Turns out that the state of New York is all about asking gay couples "who's the man and who's the woman?" with their online marriage license applications. Other states like Massachusetts and Iowa allow you the option of a "bride/groom" form or a "spouse A/spouse B" form. New York's legislature passed a marriage equality bill, but somebody forgot to update the applications because the state's Marriage Bureaus are ow asking "who's the bride and who's the groom?":
As he got ready for work on Tuesday, Fredy H. Kaplan, a 5-foot-9, 160-pound gay rights activist from the East Village, turned to his 6-foot-1, 250-pound fiancé and made it official. “You’re going to be the bride,” he said.Fortunately, it appears that the marriage license applications have since been updated to identify "Bride/Groom/Spouse A" and "Bride/Groom/Spouse B". But some GLBT couples are still fuming that their local Marriage Bureau seemed to be trying to figure out who was the top and who was the bottom in these new marital relationships. Which is really rude.
Mr. Kaplan had spent the morning at his computer, applying online for a marriage license, because Tuesday was the first day that New York City allowed same-sex couples to initiate the process for getting married. But he stumbled on an unexpected roadblock: The city clerk’s online forms offered only the choice of “bride” and “groom.” Mr. Kaplan, 50, a vice president of the Stonewall Democrats, and his partner of six years, Anthony Cipriano, 43, were puzzled, but also amused.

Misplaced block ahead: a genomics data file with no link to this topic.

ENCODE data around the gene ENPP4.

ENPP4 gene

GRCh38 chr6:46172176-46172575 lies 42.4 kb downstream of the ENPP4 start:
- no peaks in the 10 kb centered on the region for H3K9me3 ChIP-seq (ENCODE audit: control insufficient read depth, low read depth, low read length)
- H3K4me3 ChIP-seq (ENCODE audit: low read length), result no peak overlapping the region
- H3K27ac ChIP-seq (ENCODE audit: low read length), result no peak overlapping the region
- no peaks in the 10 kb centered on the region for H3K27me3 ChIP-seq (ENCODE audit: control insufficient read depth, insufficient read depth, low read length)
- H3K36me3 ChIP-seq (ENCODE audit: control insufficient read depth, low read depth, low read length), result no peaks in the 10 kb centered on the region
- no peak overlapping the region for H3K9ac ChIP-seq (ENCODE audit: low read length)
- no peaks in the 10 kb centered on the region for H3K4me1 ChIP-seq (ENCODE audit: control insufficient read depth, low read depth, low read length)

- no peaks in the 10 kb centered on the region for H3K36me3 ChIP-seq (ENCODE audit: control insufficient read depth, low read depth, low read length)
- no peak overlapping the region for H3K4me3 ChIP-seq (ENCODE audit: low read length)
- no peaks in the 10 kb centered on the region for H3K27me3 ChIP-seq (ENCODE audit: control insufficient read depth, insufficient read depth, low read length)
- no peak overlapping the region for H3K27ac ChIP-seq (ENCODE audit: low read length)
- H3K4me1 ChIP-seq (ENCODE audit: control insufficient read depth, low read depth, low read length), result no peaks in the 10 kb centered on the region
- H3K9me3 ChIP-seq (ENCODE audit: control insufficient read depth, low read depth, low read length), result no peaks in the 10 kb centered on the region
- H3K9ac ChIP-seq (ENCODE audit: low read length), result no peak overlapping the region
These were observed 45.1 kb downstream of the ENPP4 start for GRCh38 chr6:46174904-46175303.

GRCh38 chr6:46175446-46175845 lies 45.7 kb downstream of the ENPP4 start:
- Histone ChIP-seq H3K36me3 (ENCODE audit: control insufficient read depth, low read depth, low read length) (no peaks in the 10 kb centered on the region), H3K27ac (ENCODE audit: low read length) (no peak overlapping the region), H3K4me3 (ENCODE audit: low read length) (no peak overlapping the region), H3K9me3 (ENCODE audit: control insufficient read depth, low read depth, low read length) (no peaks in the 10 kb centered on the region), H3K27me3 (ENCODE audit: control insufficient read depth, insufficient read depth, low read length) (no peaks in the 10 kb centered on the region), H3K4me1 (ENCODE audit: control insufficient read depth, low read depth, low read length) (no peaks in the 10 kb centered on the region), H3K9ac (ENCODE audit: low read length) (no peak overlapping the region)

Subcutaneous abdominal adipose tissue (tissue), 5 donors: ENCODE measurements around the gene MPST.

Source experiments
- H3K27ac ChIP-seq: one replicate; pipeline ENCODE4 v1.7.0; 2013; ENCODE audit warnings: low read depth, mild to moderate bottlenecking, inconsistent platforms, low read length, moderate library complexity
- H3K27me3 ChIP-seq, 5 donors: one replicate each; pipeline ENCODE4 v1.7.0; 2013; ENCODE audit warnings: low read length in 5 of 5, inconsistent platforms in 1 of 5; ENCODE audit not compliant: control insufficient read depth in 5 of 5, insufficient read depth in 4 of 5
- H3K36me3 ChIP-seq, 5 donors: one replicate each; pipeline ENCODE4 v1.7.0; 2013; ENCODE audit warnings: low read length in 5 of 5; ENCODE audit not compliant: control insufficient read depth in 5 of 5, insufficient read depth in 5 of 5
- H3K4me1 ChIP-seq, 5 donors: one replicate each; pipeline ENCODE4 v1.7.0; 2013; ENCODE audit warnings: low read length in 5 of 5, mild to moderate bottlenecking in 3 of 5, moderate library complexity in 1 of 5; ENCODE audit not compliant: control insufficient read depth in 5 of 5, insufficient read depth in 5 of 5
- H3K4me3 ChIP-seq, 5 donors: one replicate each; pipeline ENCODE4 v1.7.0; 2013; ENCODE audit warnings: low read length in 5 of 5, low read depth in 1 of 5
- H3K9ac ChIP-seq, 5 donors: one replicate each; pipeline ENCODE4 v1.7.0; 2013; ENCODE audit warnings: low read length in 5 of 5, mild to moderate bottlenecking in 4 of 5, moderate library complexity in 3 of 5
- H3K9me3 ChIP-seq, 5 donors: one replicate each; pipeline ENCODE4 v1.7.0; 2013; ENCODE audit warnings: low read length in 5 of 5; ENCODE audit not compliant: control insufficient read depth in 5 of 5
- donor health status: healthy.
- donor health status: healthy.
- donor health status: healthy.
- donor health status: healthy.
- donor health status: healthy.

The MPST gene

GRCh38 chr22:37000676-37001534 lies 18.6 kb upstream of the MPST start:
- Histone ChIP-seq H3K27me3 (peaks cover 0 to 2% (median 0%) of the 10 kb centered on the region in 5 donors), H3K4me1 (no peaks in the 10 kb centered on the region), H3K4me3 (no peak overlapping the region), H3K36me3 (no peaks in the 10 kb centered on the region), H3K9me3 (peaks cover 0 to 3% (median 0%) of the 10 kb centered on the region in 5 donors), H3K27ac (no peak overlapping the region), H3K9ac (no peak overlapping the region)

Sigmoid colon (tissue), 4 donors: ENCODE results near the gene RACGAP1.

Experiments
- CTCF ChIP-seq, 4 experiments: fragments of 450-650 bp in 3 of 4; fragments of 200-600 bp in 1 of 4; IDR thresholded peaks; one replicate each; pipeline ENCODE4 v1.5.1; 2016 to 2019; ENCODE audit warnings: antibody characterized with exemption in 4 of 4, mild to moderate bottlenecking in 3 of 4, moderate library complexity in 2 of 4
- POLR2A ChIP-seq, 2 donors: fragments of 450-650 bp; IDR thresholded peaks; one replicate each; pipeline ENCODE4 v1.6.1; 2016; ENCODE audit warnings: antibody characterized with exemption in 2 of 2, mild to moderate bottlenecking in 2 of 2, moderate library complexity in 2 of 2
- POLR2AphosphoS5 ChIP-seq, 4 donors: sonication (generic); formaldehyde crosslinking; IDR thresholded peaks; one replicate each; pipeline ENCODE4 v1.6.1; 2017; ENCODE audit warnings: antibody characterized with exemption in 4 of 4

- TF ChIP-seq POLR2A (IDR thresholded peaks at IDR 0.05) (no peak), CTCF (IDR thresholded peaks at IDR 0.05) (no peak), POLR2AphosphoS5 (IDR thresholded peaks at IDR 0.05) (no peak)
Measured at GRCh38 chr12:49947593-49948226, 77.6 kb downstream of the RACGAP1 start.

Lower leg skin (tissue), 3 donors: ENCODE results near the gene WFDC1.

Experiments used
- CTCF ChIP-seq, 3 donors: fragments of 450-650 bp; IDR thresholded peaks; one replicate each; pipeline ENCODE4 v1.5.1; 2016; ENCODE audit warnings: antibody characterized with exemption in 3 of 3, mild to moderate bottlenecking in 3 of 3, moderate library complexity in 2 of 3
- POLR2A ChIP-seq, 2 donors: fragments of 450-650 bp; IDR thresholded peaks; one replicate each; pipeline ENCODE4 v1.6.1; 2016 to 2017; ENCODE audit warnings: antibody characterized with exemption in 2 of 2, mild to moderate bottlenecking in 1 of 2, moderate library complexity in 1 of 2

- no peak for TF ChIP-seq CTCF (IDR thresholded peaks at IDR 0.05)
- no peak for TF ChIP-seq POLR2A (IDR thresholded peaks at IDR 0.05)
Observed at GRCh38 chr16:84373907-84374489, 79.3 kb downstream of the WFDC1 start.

“He said, ‘You’re making me the bride?’ ” Mr. Kaplan recalled. “It was confusing on many levels.”
By the way, I found the best response to the "who's the man?//who's the woman?" question. Check this out:
Asking who's the "man" and who's the "woman" in a gay relationship is like going to a Chinese restaurant and asking which chopstick is the fork.